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Thread: Don't ask me how I know this....

  1. #31
    Senior Member
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    Maybe someone didn't like flexing.

  2. #32
    Funny thing is I just got some aluminum to replace wood engine mount shims. Turns out I had plenty already!

  3. #33
    Make sure the trailer tongue is fully seated on the hitch ball.

    I had to buy a trailer to replace the original rotted on on the GPL 2100SL. Living in California at the time. Bought a dual axle bunk trailer for $600. Nice deal. Not fancy but solid. Redid the trailer brakes. Hooked it up in California and drove to Whidbey Island to pick up the boat. Launched the boat with my dad's vehicle then backed the new (old) trailer (straight from CA) down the ramp and loaded the boat. Half way thru the load the trailer came off the hitch.....

    Drove all the way up from CA to Whidbey with the trailer sitting....SITTING....on the hitch ball. Made me pucker....

  4. #34
    Moderator Socal's Avatar
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    That story does have a high pucker factor. Glad you got out of The Golden State without spearing any of Mr. Smee’s and my neighbors.
    "To steal ideas from someone is plagerism, to steal from many is called research"
    1982 28' Long Cabin "Molly Brown" bracing for winter as nighttime temperatures drop into the 50ís. All but the heartiest SUP paddlers are gone.

  5. #35
    This summer when getting used to launch and loading techniques with our new to us boat "REEL FAST" I had pulled up to staging after loading area to strap the boat down to the trailer. Walking back I heard a nice sounding engine running turned the corner and saw the outdrive down with the prop turning. I launched my self into the boat and shut it down. Don't think I will do that again!!!

  6. #36
    Administrator Binford's Avatar
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    Quote Originally Posted by Cummins12V98 View Post
    This summer when getting used to launch and loading techniques with our new to us boat "REEL FAST" I had pulled up to staging after loading area to strap the boat down to the trailer. Walking back I heard a nice sounding engine running turned the corner and saw the outdrive down with the prop turning. I launched my self into the boat and shut it down. Don't think I will do that again!!!
    Oh, now THAT is pure gold there! That's just hysterical! Thanks for sharing!
    -- Tim Taylor

    1979 Glasply 21-foot I/O Overnighter w/ 5.0L Volvo-Penta duoprop (Cardinal)
    1980 Glasply 19-1/2 foot hardtop cuddy w/ a fresh Mercruiser 470 (Chopstick)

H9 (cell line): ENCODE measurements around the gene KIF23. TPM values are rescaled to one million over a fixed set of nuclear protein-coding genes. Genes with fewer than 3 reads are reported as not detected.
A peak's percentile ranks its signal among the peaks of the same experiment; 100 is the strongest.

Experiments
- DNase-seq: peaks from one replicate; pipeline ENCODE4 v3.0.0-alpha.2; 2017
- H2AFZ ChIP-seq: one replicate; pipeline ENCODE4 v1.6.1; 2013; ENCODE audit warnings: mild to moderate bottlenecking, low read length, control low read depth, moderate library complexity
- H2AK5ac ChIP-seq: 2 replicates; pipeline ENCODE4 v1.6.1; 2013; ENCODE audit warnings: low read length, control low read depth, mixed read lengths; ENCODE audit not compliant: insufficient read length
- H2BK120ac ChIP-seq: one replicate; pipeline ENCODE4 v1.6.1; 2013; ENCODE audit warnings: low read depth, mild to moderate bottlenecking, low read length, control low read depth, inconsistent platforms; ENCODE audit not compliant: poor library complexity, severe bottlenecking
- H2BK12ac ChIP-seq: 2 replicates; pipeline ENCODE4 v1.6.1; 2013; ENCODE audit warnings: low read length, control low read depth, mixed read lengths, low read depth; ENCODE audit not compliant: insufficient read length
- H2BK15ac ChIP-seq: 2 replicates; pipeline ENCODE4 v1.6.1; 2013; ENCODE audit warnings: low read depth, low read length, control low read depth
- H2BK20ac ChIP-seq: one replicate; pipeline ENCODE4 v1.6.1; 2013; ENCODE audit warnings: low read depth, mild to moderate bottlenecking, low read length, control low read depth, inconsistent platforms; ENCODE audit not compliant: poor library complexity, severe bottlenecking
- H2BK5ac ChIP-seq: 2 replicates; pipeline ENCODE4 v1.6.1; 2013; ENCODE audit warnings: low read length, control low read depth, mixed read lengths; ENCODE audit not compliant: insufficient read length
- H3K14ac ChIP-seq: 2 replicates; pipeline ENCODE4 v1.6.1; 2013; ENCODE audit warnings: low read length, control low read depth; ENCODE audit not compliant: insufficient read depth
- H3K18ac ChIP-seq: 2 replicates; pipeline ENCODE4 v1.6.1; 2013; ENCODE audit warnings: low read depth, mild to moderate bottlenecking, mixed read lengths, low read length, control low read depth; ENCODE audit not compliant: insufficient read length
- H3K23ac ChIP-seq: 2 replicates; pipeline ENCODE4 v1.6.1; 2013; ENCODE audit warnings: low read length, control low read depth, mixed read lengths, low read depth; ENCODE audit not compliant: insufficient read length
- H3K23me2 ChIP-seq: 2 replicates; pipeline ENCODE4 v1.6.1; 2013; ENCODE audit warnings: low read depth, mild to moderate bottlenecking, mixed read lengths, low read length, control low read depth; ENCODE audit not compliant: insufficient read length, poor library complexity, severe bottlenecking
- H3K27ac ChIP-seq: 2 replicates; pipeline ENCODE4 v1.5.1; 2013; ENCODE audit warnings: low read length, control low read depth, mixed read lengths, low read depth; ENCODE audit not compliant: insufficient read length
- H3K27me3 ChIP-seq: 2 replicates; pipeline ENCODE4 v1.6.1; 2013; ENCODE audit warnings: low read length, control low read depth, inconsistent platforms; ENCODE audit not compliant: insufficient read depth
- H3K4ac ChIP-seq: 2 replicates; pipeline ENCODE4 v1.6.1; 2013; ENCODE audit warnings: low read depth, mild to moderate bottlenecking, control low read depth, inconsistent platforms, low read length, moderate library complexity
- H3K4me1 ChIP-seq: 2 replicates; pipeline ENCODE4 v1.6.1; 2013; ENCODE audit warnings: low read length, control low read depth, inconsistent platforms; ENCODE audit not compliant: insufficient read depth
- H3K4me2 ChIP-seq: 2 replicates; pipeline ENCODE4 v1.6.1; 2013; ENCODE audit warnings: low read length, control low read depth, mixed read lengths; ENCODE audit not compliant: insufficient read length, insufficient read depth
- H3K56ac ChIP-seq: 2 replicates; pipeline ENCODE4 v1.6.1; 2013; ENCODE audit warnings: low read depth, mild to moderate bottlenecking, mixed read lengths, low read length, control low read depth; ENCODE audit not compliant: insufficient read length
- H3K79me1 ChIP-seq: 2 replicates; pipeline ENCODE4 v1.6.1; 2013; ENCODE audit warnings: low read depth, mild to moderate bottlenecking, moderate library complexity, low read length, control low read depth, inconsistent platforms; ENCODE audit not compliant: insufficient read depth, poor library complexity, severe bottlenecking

1980 Glasply 19-1/2 foot hardtop cuddy, soon to be with kf7gth (Chopstick II)
    1982 Glasply 16-foot runabout w/ 50hp Mercury OB (JV Junior)
    1986 Glasply 8-1/2 foot dinghy (presently unpowered & unnamed) SOLD!
    1978 Glasply 19-1/2 foot runabout w/ Mercruiser 470 (Beer Goggles)


    I used to be indecisive. Now I'm not so sure.

  7. #37
    Moderator Socal's Avatar
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    Some great stories coming out. My iPhone weather station shows temperatures ranging from 16 in Fairbanks, 23 in Eastern Oregon, 25 in Salt Lake City, 37 in Whatcom county, 36 in King County. Let's see more stories that you can recall as you sit dry and warm around the fireplace dreaming of boating yet to do.
    "To steal ideas from someone is plagerism, to steal from many is called research"
    1982 28' Long Cabin "Molly Brown" bracing for winter as nighttime temperatures drop into the 50ís. All but the heartiest SUP paddlers are gone.

  8. #38
    When boating in the reservoirs around Northern California (Lake Don Pedro, New Hogan, Shasta, etc) the launch ramps are really long to accomodate the greatly fluctuating water levels and in some cases 6 or 8 lanes wide. You can always tell a newby....they back their boat all the way down the ramp, which takes a while, where the experienced just drive down the launch ramp, make a u-turn, and back the boat in to the launch lane they have picked on their way down the ramp.

  9. #39
    Launch ramp stories are great fun. As are Chittenden Lock stories. It's always very interesting to show up at the locks on Sunday afternoon...

  10. #40
    Went thru the locks one afternoon on a big crab boat, probably as big as the small locks would allow. The Captain had to use nearly full throttle to get the boat into the locks as the boat had to push nearly all the water out...someday I want a boat that big...

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